Here in Australia the farmers started the volunteer bush fire brigades out of necessity a very long time ago. The government caught up later and have attempted to organise things into a more controlled regime. Even still it can be a bit chaotic and ad hoc. The farmers were on their own on the farms and had to protect their crops, houses and equipment from burning, and they would help their neighbours do the same. They formed the first groups which later became brigades. In general the paid fire brigades just look after the towns in Australia. National Parks are looked after by the parks and wildlife departments across the country. So the whole country is covered by some sort of fire authority. It's when the fire gets into National Parks that fires can get massive and last for weeks. Generally bush fires on farm land are responded too quickly and get put out before they become massive. The issues became complex when the national parks service deliberately light fires in bushland areas and it then gets out of control and gets into farmland and threatens towns. Lots of finger pointing when that happens. 

Millbrook, "Kinjarling" Noongar word meaning "Place of Rain", Rainbow Coast, Western Australia 35S. Warm temperate. Csb Koeppen Climate classification. Cool nights all year round.

 

 

Link to comment
Share on other sites

12 hours ago, Tyrone said:

It is worrying that the UK is burning like this. 

Here in Australia the farmers started the volunteer bush fire brigades out of necessity a very long time ago. The government caught up later and have attempted to organise things into a more controlled regime. Even still it can be a bit chaotic and ad hoc. The farmers were on their own on the farms and had to protect their crops, houses and equipment from burning, and they would help their neighbours do the same. They formed the first groups which later became brigades. In general the paid fire brigades just look after the towns in Australia. National Parks are looked after by the parks and wildlife departments across the country. So the whole country is covered by some sort of fire authority. It's when the fire gets into National Parks that fires can get massive and last for weeks. Generally bush fires on farm land are responded too quickly and get put out before they become massive. The issues became complex when the national parks service deliberately light fires in bushland areas and it then gets out of control and gets into farmland and threatens towns. Lots of finger pointing when that happens. 

Also burning in Holland and even the first fires reported in Scandinavia this weekend.  Similair to UK we had a hot and dry year in 2018 and winter rains where not enough to get everything back up again. Biggest issue is that people don't see the danger because nature is starting to grow again and looks fresh and healthy but actially a little deeper the ground is bone dry.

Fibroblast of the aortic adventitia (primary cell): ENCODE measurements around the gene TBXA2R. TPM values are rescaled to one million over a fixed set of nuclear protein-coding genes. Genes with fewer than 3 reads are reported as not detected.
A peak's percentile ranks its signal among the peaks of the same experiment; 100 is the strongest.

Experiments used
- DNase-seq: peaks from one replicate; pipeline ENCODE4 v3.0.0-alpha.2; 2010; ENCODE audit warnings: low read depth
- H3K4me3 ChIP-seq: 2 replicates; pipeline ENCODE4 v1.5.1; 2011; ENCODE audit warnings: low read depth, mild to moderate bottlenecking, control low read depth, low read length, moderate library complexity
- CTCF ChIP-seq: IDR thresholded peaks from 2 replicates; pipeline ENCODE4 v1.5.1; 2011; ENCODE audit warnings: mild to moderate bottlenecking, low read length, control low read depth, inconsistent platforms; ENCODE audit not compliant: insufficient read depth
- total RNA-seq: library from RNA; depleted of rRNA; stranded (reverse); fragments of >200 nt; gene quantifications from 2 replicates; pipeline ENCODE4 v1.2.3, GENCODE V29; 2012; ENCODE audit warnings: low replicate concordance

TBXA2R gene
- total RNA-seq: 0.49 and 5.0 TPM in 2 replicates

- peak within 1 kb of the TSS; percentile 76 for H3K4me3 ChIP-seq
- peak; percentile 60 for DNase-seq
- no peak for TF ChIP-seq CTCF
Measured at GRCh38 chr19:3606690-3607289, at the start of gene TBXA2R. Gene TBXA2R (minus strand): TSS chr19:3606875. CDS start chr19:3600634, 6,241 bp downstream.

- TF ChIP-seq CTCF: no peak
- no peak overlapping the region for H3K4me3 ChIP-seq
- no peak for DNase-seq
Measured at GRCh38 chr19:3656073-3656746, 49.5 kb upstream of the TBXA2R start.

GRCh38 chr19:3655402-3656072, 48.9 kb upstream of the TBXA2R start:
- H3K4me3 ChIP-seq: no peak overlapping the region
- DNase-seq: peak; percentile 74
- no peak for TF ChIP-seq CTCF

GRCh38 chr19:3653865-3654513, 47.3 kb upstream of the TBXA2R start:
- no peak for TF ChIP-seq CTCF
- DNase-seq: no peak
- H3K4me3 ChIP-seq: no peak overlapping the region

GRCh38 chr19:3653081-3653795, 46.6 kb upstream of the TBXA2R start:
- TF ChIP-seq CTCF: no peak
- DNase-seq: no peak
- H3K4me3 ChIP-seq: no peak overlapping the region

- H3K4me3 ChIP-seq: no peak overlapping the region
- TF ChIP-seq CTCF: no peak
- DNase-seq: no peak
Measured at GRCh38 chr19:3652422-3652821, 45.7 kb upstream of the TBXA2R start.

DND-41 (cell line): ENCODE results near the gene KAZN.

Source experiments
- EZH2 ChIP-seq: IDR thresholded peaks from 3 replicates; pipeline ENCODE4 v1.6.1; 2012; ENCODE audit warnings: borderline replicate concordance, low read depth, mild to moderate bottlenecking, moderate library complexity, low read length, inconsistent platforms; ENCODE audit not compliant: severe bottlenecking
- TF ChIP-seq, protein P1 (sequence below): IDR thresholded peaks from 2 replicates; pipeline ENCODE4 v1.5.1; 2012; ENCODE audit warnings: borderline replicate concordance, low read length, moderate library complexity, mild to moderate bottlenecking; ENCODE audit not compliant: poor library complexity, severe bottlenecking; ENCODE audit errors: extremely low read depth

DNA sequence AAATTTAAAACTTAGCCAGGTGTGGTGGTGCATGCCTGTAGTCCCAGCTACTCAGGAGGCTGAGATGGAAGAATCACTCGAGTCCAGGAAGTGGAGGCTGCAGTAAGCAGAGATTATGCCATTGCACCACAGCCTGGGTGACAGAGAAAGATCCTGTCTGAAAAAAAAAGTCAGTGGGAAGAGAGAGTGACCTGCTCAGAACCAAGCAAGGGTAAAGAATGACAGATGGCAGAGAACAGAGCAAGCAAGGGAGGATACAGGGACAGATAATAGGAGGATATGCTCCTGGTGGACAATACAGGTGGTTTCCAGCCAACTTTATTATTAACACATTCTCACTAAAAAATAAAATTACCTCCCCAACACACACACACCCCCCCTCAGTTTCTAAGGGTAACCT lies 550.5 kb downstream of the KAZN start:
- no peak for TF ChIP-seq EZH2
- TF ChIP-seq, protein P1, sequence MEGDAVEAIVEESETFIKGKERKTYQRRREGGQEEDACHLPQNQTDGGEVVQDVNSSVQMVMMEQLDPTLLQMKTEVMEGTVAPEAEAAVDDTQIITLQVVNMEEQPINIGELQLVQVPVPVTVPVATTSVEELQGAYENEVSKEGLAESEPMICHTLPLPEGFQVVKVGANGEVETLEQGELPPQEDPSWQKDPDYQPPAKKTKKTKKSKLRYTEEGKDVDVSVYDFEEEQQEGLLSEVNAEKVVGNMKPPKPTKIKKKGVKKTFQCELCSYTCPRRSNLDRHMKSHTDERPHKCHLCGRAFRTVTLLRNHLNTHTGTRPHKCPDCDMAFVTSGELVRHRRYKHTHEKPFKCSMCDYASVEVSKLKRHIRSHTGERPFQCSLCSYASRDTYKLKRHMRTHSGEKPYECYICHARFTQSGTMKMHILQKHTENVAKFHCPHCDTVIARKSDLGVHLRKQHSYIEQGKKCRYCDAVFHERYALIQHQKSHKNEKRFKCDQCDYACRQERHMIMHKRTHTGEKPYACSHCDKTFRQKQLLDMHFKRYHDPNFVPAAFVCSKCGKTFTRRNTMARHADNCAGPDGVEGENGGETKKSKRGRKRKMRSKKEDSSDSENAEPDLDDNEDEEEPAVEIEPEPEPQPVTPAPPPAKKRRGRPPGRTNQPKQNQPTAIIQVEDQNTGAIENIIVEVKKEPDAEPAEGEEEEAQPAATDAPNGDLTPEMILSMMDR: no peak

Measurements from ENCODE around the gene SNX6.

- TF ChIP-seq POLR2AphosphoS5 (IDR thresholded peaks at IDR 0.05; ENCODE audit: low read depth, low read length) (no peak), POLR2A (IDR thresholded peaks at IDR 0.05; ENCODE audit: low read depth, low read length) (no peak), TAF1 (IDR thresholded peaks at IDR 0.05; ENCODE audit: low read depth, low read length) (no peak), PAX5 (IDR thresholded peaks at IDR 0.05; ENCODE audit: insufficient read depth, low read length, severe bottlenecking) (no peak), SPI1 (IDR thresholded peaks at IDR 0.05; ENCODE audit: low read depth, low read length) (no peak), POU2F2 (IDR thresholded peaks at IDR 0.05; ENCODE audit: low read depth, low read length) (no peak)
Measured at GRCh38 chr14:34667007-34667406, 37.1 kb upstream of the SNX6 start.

Meanwhile in Southeast Spain city Alicante had floodings this weekend after 130 mm of rain in 3 hours.  Some places nearly recorded 300 mm of rain in just 20 hours. 

  • Like 1
  • Upvote 1

Southwest

Link to comment
Share on other sites

2 hours ago, Exotic Life said:

Also burning in Holland and even the first fires reported in Scandinavia this weekend.  Similair to UK we had a hot and dry year in 2018 and winter rains where not enough to get everything back up again. Biggest issue is that people don't see the danger because nature is starting to grow again and looks fresh and healthy but actially a little deeper the ground is bone dry. 

Meanwhile in Southeast Spain city Alicante had floodings this weekend after 130 mm of rain in 3 hours.  Some places nearly recorded 300 mm of rain in just 20 hours. 

Global warming / climate change my friend. 

It is not the same climate I remember as a kid, just 15 years ago. I remember as a kid being stuck inside during lunch/recess at school constantly because of the rain outside. We weren't allowed out because it was always raining pretty much every day, or at least 75% of the time. But nowadays, it never rains. Maybe on like 1 in every 10 days the past few years. The rain has become extremely unreliable and when it does rain, it is so light that it barely amounts to anything. You could have 3 days in a row that does have rain, but still only register 0.1 inches. So the sun is still able to dry it up very quickly.

So the rainfall pattern has changed completely here. And when we do get the droughts, which are getting more and more common, we're having fires. Combined with the increasingly hotter temperatures. It seems to be pretty bad in June and July especially in recent years. I have lost so much woodland and moorland around me in Surrey, which has been burnt to the ground in recent years during droughts and heatwaves.

And while I type this, a mountain village in 'Snowdonia' in northern Wales is on fire today and about 20 homes have been destroyed. I have attached some pics below. Bushfires in England in April is one thing, but it is affecting Northern Ireland and Wales now as well, in April!!!! Which is very ominous. Thankfully it is cooling down this week and some rain should arrive. Fingers crossed, because the UK is burning...

0_Saddleworth-Moors.jpg

0_Gorse-fires-hit-UK-with-Blaenau-Ffestiniog-blanketed-in-fire.jpg